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4443 Dynamic Changes in Lymph Node Size and Skin Scoring Predict Response to Treatment in CTCL: An Interim Analysis

Program: Oral and Poster Abstracts
Session: 624. Hodgkin Lymphomas and T/NK cell Lymphomas: Clinical and Epidemiological: Poster III
Hematology Disease Topics & Pathways:
Research, clinical trials, Clinical Research, health outcomes research, Technology and Procedures, imaging
Monday, December 11, 2023, 6:00 PM-8:00 PM

Lauren M. Fahmy, BS1, Hye Ryung Yang, MD2*, Mengxi Zhou, MS2*, Volkan Beylergil, MD2*, Celine M. Schreidah1*, Zaid Bilgrami, MD2*, Bradley D. Kwinta, MD1*, Lawrence Schwartz, MD3*, Antonio T. Fojo, MD, PhD2*, Susan E. Bates, MD2* and Larisa J. Geskin, MD4*

1Columbia University Vagelos College of Physicians and Surgeons, New York, NY
2Columbia University Irving Medical Center, Columbia University, New York, NY
3Memorial Sloan Kettering Cancer Center, New York, NY
4Department of Dermatology, Columbia University Irving Medical Center, New York, NY

Cutaneous T-cell lymphoma (CTCL) is a heterogenous group of non-Hodgkin T-cell lymphomas with predominant skin involvement. Mycosis fungoides and Sézary syndrome are the most common subtypes and present with a wide spectrum of cutaneous and extra-cutaneous manifestations. Early-stage disease is often controlled with skin-directed therapies while advanced-stage disease can be treatment-refractory and often requires multiple lines of systemic therapy. It is therefore of great interest to identify early predictors of treatment response to tailor therapeutic management decisions.

Modified Severity-Weighted Assessment Tool (mSWAT) scoring and lymph node evaluation are important components of treatment response assessment in clinical practice and in trials. A major limitation of current assessment methods is the use of relative changes in mSWAT and lymph node size which do not account for heterogeneous treatment effects. Novel assessment techniques that reflect the dynamic changes occurring within the tumor environment during treatment have the potential to offer more accurate insights into treatment response than current methods. Among these novel approaches is kinetic modeling of tumor growth rate (g), which has been validated as a biomarker for treatment response and survival in other types of cancer but has never been used in CTCL. Kinetic modeling provides the benefit of evaluating the simultaneous rates of growth of treatment-resistant cells and regression of treatment-responsive cells. We hypothesized that dynamic changes in lymph node size and mSWAT scores over time could predict response to treatment in CTCL patients.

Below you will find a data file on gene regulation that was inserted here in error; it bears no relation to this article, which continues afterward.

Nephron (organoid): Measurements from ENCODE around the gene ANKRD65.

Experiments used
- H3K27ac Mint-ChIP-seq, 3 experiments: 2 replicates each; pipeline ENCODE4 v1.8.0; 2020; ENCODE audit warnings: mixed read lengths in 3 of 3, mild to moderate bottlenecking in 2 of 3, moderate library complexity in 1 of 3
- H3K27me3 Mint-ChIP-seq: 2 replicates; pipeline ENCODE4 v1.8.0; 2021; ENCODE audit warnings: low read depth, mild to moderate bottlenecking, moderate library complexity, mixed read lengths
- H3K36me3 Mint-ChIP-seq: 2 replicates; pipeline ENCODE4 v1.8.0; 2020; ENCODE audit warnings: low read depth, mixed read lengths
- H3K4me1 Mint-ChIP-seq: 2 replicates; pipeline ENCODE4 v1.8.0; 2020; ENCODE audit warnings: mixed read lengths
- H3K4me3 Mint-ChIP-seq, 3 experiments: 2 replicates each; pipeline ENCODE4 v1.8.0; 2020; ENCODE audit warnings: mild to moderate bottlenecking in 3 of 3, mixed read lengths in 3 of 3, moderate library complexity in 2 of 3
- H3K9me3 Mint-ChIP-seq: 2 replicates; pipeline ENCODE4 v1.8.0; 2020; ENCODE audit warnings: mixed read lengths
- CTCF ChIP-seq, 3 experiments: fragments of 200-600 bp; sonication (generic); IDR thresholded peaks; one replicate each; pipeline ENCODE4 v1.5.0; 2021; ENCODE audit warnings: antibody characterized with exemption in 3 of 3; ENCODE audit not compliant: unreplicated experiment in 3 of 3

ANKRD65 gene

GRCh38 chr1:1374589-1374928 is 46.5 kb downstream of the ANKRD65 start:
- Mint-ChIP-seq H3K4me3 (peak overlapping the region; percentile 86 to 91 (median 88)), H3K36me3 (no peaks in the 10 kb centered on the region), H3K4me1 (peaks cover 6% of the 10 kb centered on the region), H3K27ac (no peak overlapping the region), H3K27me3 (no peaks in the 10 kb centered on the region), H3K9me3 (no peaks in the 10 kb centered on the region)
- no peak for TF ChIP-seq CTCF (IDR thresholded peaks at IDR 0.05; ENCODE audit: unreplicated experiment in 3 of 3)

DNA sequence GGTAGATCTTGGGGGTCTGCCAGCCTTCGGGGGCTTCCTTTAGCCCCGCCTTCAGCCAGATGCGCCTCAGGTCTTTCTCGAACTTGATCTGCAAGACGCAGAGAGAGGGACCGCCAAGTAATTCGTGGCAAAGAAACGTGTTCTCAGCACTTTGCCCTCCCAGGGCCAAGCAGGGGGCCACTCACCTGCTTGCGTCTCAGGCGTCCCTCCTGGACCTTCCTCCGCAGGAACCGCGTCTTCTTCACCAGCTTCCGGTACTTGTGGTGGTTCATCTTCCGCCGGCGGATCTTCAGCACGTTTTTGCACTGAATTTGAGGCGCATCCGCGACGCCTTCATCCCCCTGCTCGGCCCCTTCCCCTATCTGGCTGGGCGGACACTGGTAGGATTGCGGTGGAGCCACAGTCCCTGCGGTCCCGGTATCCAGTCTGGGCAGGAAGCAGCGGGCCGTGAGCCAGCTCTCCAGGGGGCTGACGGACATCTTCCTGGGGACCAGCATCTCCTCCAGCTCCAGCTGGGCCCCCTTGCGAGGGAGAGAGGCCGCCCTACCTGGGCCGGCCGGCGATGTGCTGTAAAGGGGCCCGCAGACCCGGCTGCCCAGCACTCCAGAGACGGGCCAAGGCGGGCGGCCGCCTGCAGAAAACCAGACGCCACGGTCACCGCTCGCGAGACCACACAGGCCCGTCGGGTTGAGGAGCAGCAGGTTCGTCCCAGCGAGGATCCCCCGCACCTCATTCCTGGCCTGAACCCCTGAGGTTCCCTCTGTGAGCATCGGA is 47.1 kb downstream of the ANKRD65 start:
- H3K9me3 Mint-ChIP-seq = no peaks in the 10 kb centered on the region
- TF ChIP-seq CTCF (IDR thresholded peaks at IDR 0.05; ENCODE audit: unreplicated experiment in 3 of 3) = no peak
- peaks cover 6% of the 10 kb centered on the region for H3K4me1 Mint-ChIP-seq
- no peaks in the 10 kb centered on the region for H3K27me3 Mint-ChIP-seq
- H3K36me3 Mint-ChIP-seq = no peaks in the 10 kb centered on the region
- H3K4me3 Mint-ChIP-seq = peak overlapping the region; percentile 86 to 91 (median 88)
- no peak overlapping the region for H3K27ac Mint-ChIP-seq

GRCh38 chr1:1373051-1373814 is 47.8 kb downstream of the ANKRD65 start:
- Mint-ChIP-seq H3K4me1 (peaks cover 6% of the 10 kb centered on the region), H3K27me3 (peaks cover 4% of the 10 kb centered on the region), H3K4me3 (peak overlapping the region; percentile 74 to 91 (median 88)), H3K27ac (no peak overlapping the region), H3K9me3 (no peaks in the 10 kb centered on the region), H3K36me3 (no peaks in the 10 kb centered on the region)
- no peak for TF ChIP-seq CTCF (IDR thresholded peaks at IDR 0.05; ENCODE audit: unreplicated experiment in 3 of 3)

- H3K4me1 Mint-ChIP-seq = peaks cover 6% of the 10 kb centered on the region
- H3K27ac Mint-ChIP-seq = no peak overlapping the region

We retrospectively analyzed clinical data and computed tomography scans from 119 patients enrolled in the MAVORIC trial. An open-source imaging platform with integrated semi-automated segmentation algorithms was used to quantify lymph node volumes for each patient. Kinetic modeling was applied to estimate the simultaneous rates of growth (g) and regression (d) of lymph node size and mSWAT scores during treatment. Patients were divided into two groups based on g and correlation with time to treatment failure (TTF) was evaluated. Tumor doubling times were estimated using the equation dt = 0.693/g.

For most patients, g and d could be estimated, and these values could be determined early in the treatment course. Volumetric lymph node growth rate had an inverse correlation with TTF (p < 0.0001). Patients with with faster rates of nodal growth (median g = 0.0077 d-1, doubling time = 90 days) had a median TTF of 2.9 months, whereas patients with slower rates of nodal growth (median g = 0.0013 d-1, doubling time = 533 days) had a median TTF of 8.8 months. Rate of growth of mSWAT scores also had an inverse correlation with TTF (p < 0.0001). Those with the fastest rate of increase in mSWAT scores (median g = 0.0057 d-1, doubling time = 122 days) had a median TTF of 2.9 months while those with the slowest rate of increase (median g = 0.0013 d-1, doubling time = 533 days) had a median TTF of 8.5 months.

In this interim analysis, we use a novel kinetic model to demonstrate that g correlates with time to treatment failure, suggesting that lymph node and mSWAT growth kinetics may be early predictors of treatment response in CTCL. Our findings have potential implications for both clinical practice and trials. Lymph node and mSWAT growth rates may support clinicians in making early decisions about adapting treatment regimens for individual patients. In clinical trials and early drug development, the incorporation of g as an endpoint may accelerate the recognition of promising drug candidates. Our findings require validation in a larger cohort as well as prospective studies.

Disclosures: No relevant conflicts of interest to declare.

*signifies non-member of ASH